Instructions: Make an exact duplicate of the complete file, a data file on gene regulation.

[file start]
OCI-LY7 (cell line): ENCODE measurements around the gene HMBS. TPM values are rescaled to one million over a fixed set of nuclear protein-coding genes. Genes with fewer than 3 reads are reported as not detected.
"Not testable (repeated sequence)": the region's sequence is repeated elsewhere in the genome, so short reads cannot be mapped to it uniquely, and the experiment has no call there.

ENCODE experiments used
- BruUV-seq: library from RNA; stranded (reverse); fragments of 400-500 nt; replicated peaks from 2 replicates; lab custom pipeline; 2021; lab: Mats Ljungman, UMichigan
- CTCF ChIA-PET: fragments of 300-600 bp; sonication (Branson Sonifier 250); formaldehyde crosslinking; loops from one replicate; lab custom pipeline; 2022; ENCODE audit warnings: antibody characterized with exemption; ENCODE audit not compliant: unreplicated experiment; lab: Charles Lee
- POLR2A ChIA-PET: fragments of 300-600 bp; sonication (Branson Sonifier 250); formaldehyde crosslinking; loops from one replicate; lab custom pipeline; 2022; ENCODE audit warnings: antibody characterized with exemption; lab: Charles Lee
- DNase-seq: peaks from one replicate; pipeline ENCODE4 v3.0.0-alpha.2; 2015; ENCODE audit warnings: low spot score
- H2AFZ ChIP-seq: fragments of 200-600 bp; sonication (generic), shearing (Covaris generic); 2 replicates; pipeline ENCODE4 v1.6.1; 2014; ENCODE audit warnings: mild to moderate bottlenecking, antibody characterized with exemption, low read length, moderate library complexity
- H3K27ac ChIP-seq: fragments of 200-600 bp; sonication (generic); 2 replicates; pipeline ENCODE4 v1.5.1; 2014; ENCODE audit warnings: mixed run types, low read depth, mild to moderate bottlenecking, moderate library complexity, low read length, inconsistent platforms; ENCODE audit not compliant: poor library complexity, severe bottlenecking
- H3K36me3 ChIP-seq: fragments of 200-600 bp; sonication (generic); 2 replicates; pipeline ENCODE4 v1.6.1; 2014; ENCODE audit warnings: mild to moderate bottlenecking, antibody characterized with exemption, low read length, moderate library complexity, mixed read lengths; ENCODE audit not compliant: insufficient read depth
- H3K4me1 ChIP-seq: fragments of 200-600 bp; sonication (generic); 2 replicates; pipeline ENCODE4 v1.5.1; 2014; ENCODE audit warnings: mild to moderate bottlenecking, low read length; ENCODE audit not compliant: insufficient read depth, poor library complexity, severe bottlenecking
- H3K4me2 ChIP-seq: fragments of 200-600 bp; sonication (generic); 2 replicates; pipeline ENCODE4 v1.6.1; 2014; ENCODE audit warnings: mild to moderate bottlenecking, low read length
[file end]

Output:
OCI-LY7 (cell line): ENCODE measurements around the gene HMBS. TPM values are rescaled to one million over a fixed set of nuclear protein-coding genes. Genes with fewer than 3 reads are reported as not detected.
"Not testable (repeated sequence)": the region's sequence is repeated elsewhere in the genome, so short reads cannot be mapped to it uniquely, and the experiment has no call there.

ENCODE experiments used
- BruUV-seq: library from RNA; stranded (reverse); fragments of 400-500 nt; replicated peaks from 2 replicates; lab custom pipeline; 2021; lab: Mats Ljungman, UMichigan
- CTCF ChIA-PET: fragments of 300-600 bp; sonication (Branson Sonifier 250); formaldehyde crosslinking; loops from one replicate; lab custom pipeline; 2022; ENCODE audit warnings: antibody characterized with exemption; ENCODE audit not compliant: unreplicated experiment; lab: Charles Lee
- POLR2A ChIA-PET: fragments of 300-600 bp; sonication (Branson Sonifier 250); formaldehyde crosslinking; loops from one replicate; lab custom pipeline; 2022; ENCODE audit warnings: antibody characterized with exemption; lab: Charles Lee
- DNase-seq: peaks from one replicate; pipeline ENCODE4 v3.0.0-alpha.2; 2015; ENCODE audit warnings: low spot score
- H2AFZ ChIP-seq: fragments of 200-600 bp; sonication (generic), shearing (Covaris generic); 2 replicates; pipeline ENCODE4 v1.6.1; 2014; ENCODE audit warnings: mild to moderate bottlenecking, antibody characterized with exemption, low read length, moderate library complexity
- H3K27ac ChIP-seq: fragments of 200-600 bp; sonication (generic); 2 replicates; pipeline ENCODE4 v1.5.1; 2014; ENCODE audit warnings: mixed run types, low read depth, mild to moderate bottlenecking, moderate library complexity, low read length, inconsistent platforms; ENCODE audit not compliant: poor library complexity, severe bottlenecking
- H3K36me3 ChIP-seq: fragments of 200-600 bp; sonication (generic); 2 replicates; pipeline ENCODE4 v1.6.1; 2014; ENCODE audit warnings: mild to moderate bottlenecking, antibody characterized with exemption, low read length, moderate library complexity, mixed read lengths; ENCODE audit not compliant: insufficient read depth
- H3K4me1 ChIP-seq: fragments of 200-600 bp; sonication (generic); 2 replicates; pipeline ENCODE4 v1.5.1; 2014; ENCODE audit warnings: mild to moderate bottlenecking, low read length; ENCODE audit not compliant: insufficient read depth, poor library complexity, severe bottlenecking
- H3K4me2 ChIP-seq: fragments of 200-600 bp; sonication (generic); 2 replicates; pipeline ENCODE4 v1.6.1; 2014; ENCODE audit warnings: mild to moderate bottlenecking, low read length